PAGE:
24 September – LAWFUEL – The Law News Network – The National Association for the Advancement of Colored People (NAACP) has joined a consortium of voting rights advocates and private attorneys in filing a federal lawsuit challenging the Georgia law (House Bill 244) that requires voters to present state issued photo identification at the polls. The plaintiffs charge the law violates the state and federal constitutions, the 1965 Voting Rights Act, and the 1964 Civil Rights Act.
Dennis C. Hayes, NAACP General Counsel said: “Georgia’s voting identification law threatens to disfranchise an entire class of people, especially the poor, the elderly and minorities who do not have a driver license and cannot afford the fee for a state approved identification card. This law amounts to a poll tax which was declared unconstitutional decades ago.”
The Georgia voter identification law reduces the various forms of identification that voters can use from 17 to six, and makes government issued photo identification absolutely required in order to vote. People without a driver license, may purchase a five-year identification card for a $20 fee. The measure was signed into law in April by Governor Sonny Perdue.
The lawsuit was filed against state and local election officials and asks the federal court to declare H.B. 244 “unconstitutional, null and void,” and issue both a preliminary and permanent injunction against implementation of the law. The Court has scheduled a hearing for a preliminary injunction motion on the Complaint for October 12 at 10 AM in Rome, Georgia.
“Once again African Americans in Georgia must seek justice from the federal courts to protect us from state officials who are eager to deprive us of our fundamental right to vote,” said Walter C. Butler, President of the NAACP Georgia State Conference of Branches, which is a plaintiff in the lawsuit.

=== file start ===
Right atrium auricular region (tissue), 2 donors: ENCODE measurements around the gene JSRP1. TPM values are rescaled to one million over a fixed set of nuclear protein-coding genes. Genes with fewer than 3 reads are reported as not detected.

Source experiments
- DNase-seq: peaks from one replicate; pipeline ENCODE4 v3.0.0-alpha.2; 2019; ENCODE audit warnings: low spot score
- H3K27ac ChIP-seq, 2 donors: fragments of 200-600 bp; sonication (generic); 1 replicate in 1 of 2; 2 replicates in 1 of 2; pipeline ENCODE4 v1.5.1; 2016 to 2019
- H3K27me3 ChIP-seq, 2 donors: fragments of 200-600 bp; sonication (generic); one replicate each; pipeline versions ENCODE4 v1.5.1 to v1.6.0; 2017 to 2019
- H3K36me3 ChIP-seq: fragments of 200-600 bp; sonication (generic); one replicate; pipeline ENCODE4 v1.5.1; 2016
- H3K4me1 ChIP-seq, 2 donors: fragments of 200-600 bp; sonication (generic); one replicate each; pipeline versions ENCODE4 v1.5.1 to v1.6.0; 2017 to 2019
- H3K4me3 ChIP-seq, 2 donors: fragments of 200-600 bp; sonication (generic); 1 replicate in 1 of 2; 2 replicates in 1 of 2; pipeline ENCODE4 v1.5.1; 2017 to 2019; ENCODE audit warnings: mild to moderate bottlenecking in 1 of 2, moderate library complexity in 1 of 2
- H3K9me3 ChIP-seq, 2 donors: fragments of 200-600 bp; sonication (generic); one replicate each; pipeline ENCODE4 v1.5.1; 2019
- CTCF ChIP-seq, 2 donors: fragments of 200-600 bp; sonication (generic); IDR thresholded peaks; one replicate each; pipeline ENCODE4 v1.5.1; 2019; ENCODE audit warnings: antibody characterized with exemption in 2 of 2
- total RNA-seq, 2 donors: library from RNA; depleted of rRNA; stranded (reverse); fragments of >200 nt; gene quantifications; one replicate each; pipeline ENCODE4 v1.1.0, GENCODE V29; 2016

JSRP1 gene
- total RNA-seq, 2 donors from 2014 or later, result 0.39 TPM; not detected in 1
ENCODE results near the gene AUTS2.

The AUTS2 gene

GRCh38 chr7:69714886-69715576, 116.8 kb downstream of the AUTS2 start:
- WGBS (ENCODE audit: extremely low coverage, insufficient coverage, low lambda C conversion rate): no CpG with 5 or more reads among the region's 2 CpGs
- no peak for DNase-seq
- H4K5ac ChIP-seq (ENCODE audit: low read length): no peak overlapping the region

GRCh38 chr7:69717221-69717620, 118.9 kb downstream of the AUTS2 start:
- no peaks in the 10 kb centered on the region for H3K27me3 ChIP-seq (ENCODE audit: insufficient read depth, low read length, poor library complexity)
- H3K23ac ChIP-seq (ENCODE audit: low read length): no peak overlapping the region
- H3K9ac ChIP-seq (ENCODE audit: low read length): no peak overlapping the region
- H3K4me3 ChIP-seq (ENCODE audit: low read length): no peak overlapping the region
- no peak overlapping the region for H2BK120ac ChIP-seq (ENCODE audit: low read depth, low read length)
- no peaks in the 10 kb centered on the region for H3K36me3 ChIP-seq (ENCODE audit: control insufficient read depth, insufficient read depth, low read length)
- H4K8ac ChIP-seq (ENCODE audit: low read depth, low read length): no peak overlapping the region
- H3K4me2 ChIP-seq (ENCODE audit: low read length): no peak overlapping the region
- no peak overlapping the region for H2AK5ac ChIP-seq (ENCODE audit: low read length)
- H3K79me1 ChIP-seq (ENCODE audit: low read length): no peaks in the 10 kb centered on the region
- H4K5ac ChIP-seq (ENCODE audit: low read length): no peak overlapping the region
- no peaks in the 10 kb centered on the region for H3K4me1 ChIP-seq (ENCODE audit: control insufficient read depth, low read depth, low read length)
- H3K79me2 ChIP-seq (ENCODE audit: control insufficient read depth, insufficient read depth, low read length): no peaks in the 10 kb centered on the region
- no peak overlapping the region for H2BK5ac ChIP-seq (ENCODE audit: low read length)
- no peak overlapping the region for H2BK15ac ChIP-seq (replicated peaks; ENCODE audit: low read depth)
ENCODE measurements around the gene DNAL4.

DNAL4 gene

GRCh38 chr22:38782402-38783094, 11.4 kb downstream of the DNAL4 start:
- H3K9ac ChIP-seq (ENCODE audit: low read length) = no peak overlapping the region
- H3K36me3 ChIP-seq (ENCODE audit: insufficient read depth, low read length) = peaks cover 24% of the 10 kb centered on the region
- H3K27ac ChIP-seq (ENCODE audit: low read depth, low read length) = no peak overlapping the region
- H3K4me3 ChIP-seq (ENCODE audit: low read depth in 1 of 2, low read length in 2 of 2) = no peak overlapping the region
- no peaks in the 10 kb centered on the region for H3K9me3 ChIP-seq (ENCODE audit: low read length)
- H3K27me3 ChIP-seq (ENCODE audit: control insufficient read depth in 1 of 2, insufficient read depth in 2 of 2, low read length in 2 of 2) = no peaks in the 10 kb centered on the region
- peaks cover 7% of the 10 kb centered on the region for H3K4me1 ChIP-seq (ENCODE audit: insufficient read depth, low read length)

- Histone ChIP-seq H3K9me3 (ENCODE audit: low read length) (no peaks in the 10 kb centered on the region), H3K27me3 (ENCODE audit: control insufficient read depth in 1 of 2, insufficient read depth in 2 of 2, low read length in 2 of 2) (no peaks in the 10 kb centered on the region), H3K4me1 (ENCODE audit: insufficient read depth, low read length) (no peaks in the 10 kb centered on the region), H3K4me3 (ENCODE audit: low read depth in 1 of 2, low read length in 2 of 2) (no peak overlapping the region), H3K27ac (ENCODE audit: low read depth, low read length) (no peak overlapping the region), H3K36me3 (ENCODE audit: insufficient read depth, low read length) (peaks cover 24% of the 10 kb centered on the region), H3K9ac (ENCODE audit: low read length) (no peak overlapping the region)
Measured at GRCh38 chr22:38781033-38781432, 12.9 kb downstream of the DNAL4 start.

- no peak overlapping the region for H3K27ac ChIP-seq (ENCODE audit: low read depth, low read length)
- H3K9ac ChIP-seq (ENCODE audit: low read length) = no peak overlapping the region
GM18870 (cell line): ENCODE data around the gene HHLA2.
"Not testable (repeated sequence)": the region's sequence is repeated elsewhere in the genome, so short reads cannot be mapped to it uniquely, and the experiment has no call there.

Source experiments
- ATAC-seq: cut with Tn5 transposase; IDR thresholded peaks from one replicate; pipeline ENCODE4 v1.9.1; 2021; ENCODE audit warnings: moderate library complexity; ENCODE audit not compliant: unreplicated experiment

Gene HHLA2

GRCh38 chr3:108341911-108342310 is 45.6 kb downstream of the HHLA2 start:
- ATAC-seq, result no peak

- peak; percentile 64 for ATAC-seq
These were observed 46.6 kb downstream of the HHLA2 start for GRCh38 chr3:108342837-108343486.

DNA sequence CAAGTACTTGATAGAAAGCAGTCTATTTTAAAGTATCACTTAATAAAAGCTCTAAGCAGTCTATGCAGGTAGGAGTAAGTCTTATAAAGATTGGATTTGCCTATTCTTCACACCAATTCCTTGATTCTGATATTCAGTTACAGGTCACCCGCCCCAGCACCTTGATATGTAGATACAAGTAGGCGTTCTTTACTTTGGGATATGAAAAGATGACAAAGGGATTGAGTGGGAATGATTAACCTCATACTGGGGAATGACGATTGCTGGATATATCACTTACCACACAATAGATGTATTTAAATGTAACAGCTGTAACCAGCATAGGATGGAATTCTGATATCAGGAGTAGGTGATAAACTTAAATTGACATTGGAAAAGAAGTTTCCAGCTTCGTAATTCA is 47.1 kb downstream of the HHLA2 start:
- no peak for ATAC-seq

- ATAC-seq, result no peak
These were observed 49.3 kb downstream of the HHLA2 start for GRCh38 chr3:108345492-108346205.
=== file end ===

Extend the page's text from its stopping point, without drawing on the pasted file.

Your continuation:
Hayes said voting rights advocates decided to file the lawsuit after the U.S. Department of Justice granted clearance to the measure on August 26. Because of Georgia’s history of voting discrimination, the 1965 Voting Rights Act requires that any changes to election laws or voting procedures receive clearance from federal officials before going into effect.
In addition to its constitutional and legal claims, the lawsuit contends that the stated purpose of Georgia’s photo ID requirement – to deter voter fraud – was a pretext “intended to conceal the true purpose of the amendment, which was, and is to suppress voting by the poor, the elderly, the infirm, African American, Hispanic and other minority voters by increasing the difficulty of voting.”
According to voting rights experts, a majority of 30 states do not require registered voters to present any form of identification as a condition of voting, while a minority of 20 states require voters to present some form of ID. Of these 20, only two (Georgia and Indiana) require voters to present a photo ID as the sole method of identification in order to vote.
Lawyers for the plaintiffs say H.B. 244:
Violates the Fourteenth Amendment because it treats voters unequally.
Violates the 1965 Voting Rights Act because it results in the denial of voting rights to African-American and Latino voters.
Violates the Georgia Constitution because it creates an entirely new set of voting qualifications beyond those specified in the State Constitution.
Violates the 1964 Civil Rights Act because it applies different standards for voters who vote in person compared to those who vote by absentee ballot and disqualifies voters based solely on whether they have a government-issued photo ID, even if they are personally known to election officials, or their signatures match the one on their official voter registration card.
In addition to the NAACP, other organizational plaintiffs include: Common Cause/Georgia, the League of Women Voters of Georgia; the Central Presbyterian Outreach and Advocacy Center; the Georgia Association of Black Elected Officials; the Georgia Legislative Black Caucus and; Concerned Black Clergy of Metropolitan Atlanta. Other groups that are providing legal counsel to the effort include the American Civil Liberties Union (ACLU), AARP, Lawyers’ Committee for Civil Rights Under Law, Mexican American Legal Defense and Educational Fund (MALDEF) and the NAACP Legal Defense and Educational Fund. The lawsuit was filed also on behalf of two individual voters: Tony Watkins, an African American resident of Rome, and Clara Williams, an African American resident of Fulton County. Each of the individual plaintiffs is legally registered and qualified to vote, but does not possess a Georgia driver’s license, passport or other form of photo ID specified in H.B. 244.